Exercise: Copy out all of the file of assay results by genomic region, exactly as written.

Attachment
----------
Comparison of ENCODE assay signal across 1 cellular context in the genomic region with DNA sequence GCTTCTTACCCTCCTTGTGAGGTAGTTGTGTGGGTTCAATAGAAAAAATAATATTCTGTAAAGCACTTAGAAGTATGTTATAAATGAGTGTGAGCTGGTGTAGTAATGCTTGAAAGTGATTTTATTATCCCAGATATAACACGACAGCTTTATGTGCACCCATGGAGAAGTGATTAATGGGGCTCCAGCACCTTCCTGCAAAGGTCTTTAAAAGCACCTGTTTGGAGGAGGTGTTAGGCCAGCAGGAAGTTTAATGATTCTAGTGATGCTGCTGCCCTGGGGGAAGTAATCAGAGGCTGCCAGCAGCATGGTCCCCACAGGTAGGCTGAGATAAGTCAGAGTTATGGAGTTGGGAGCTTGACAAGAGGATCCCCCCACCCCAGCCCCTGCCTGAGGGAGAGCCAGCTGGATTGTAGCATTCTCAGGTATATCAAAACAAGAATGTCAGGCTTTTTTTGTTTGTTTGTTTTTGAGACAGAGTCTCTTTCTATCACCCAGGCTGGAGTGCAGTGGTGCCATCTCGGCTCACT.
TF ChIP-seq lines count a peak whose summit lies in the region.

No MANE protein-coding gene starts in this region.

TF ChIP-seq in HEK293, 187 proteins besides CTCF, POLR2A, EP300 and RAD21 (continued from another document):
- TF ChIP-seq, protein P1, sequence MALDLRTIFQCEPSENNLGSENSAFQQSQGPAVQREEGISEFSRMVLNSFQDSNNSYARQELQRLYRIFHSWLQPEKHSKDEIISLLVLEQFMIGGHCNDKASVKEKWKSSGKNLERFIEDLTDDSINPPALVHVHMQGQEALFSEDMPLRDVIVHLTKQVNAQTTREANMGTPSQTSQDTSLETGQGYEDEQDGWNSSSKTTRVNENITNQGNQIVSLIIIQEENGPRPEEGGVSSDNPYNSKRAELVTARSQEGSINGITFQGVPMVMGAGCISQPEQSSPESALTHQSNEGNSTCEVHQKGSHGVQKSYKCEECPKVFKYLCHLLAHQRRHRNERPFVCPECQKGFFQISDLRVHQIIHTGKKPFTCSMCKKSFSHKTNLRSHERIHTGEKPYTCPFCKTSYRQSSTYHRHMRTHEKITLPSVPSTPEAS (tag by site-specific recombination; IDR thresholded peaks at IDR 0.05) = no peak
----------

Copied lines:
Comparison of ENCODE assay signal across 1 cellular context in the genomic region with DNA sequence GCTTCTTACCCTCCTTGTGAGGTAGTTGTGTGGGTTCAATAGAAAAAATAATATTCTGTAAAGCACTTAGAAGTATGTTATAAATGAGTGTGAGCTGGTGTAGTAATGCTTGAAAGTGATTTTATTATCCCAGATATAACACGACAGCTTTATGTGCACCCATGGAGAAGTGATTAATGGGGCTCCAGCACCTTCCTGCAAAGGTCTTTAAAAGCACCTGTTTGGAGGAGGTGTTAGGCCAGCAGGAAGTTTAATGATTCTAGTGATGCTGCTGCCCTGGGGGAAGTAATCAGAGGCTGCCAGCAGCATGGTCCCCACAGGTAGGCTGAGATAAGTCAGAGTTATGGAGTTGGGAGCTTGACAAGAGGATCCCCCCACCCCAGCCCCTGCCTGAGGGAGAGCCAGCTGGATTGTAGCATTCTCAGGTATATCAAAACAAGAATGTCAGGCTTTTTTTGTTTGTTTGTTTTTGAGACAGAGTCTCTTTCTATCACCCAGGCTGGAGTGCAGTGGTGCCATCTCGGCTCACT.
TF ChIP-seq lines count a peak whose summit lies in the region.

No MANE protein-coding gene starts in this region.

TF ChIP-seq in HEK293, 187 proteins besides CTCF, POLR2A, EP300 and RAD21 (continued from another document):
- TF ChIP-seq, protein P1, sequence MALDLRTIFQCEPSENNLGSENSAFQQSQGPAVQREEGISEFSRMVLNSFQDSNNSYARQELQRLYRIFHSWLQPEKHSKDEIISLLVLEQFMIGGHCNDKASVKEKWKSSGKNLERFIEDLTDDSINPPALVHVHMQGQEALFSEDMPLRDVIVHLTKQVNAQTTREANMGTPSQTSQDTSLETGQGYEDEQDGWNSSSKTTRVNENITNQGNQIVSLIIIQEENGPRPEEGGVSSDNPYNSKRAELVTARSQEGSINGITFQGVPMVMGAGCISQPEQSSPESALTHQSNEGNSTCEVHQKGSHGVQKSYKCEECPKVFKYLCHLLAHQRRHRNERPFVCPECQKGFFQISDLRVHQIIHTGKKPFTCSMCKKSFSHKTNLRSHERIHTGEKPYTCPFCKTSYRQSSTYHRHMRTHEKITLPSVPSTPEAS (tag by site-specific recombination; IDR thresholded peaks at IDR 0.05) = no peak